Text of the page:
Sterling headed for 4th successive weekly decline after BoE holds rates

The Bank of England has Voted Base Rate to Stay at 0.5

The Bank of England has Voted Base Rate to Stay at 0.5

This is partly down to the assessment that part of the sluggish growth over the first quarter of this year was partly related to the bad weather when the "Beast from the East" hit slowing down economic activity. Under these assumptions, the Bank's inflation forecasts were downwardly revised a bit, with inflation now seen back to target at the end of two years and holding steady over the remainder of the forecast horizon.

The Inflation Report added inflation had fallen back "more rapidly than expected" at its February meeting, with "pass-through of the past depreciation of sterling to import prices" is "somewhat smaller than previously thought".

The BoE also left the Bank Rate unchanged at 0.5 percent, with only two out of nine rate-setting Monetary Policy Committee (MPC) members voted for a rise, with the two minority-view members being external appointees Ian McCafferty and Michael Saunders, with the BoE's six staff all voting for no rise.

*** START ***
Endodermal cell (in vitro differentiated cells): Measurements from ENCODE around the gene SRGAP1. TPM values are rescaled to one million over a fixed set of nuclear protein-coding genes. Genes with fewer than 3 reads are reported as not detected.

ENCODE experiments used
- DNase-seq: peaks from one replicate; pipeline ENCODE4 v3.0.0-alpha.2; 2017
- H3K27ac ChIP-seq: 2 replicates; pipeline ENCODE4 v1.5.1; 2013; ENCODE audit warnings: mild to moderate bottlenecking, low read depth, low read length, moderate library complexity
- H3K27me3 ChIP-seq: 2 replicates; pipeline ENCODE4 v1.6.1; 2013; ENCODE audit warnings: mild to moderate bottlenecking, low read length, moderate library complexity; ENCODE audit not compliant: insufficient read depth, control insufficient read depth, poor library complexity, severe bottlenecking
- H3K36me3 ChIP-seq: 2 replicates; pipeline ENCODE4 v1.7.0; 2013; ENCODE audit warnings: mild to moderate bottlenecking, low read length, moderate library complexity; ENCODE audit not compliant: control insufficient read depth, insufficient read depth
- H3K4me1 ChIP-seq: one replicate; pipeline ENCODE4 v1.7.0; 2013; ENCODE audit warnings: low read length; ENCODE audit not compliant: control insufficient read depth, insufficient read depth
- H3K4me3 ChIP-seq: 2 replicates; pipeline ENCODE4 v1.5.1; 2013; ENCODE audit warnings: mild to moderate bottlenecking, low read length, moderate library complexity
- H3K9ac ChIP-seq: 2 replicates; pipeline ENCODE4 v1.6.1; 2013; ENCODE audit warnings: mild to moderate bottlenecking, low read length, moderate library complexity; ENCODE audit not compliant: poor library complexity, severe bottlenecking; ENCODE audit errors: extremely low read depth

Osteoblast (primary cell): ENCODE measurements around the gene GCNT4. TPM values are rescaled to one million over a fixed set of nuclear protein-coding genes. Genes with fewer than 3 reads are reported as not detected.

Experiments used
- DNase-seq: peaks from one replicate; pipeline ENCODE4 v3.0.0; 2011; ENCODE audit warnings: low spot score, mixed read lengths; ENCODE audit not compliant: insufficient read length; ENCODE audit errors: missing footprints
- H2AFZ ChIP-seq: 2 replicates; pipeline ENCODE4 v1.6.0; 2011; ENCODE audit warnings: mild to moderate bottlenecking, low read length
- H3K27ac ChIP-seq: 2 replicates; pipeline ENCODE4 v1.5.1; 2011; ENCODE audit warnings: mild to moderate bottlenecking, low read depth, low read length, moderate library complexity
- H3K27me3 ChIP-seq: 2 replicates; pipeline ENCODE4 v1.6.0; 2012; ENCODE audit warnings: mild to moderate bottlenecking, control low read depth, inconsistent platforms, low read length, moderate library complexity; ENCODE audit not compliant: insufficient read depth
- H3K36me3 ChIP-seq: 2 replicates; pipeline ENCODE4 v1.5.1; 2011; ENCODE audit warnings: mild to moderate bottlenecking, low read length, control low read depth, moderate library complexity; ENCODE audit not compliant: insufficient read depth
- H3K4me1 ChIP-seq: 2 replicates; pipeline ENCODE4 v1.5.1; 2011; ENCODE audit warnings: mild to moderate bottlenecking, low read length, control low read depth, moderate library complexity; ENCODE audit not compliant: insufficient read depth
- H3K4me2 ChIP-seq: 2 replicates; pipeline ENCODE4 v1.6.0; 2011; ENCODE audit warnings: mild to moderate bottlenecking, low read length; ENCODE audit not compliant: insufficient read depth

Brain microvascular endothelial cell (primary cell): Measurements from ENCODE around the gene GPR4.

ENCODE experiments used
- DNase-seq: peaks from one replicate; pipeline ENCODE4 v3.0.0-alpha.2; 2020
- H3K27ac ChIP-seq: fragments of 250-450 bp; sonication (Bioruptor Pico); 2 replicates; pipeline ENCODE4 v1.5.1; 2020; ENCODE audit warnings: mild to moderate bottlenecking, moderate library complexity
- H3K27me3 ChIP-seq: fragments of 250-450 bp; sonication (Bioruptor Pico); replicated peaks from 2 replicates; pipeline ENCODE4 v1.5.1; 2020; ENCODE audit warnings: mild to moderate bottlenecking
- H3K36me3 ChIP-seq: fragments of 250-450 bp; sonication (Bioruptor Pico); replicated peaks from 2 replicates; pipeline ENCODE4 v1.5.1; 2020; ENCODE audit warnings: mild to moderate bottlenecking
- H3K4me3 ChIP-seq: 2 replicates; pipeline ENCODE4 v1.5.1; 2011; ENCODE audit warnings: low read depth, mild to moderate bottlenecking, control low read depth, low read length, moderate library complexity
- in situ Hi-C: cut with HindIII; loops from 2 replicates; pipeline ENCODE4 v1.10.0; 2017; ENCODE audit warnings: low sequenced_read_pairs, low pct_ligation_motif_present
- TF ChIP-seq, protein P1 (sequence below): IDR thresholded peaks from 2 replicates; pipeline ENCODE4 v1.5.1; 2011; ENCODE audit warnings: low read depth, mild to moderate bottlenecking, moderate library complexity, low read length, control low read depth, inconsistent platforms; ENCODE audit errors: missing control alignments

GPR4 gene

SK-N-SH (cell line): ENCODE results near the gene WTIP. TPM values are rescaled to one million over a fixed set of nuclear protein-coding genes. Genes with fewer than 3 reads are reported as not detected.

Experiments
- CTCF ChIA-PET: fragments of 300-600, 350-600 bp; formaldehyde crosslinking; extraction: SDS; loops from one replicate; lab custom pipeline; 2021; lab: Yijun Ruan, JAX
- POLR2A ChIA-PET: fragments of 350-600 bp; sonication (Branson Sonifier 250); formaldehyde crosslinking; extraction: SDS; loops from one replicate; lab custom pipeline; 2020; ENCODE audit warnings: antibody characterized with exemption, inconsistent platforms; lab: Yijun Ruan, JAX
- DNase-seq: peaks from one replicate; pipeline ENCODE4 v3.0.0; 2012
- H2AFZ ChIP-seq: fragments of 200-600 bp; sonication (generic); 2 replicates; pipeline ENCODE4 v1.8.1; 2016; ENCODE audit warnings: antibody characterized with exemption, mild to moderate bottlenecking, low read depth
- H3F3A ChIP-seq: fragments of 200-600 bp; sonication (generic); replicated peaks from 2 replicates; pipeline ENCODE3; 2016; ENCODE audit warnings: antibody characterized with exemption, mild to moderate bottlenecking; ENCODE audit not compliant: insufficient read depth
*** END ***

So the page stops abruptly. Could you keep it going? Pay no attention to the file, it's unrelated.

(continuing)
The Bank has described recent disappointing economic data as a "temporary soft patch", implying rates will rise in the fullness of time (with interest rates near an all time low, this is one of the safest of bets and only a question of timing).

The bank made no change in its forward guidance, with the MPC's statement reiterating that it expects Bank Rate to rise.

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That was in line with forecasts from economists polled by Reuters in the past week.

In minutes of the MPC meeting, the Bank said: "Weakness in the data for the first quarter had been consistent with a temporary soft patch, with few implications for the current degree of slack or for the outlook for the United Kingdom economy".

The BoE trimmed its inflation forecasts and cut its growth outlook, but Governor Mark Carney said he expected the economy to recover speed, despite signs of more cautious consumers.

The Bank of England will make its interest rate decision in August without seeing the official second quarter GDP figures, which could have a critical bearing on the vote.

The preliminary estimate of the U.K.'s GDP growth in the first quarter was 0.1 percent, 0.3 percentage points lower than expected in February, the bank said.

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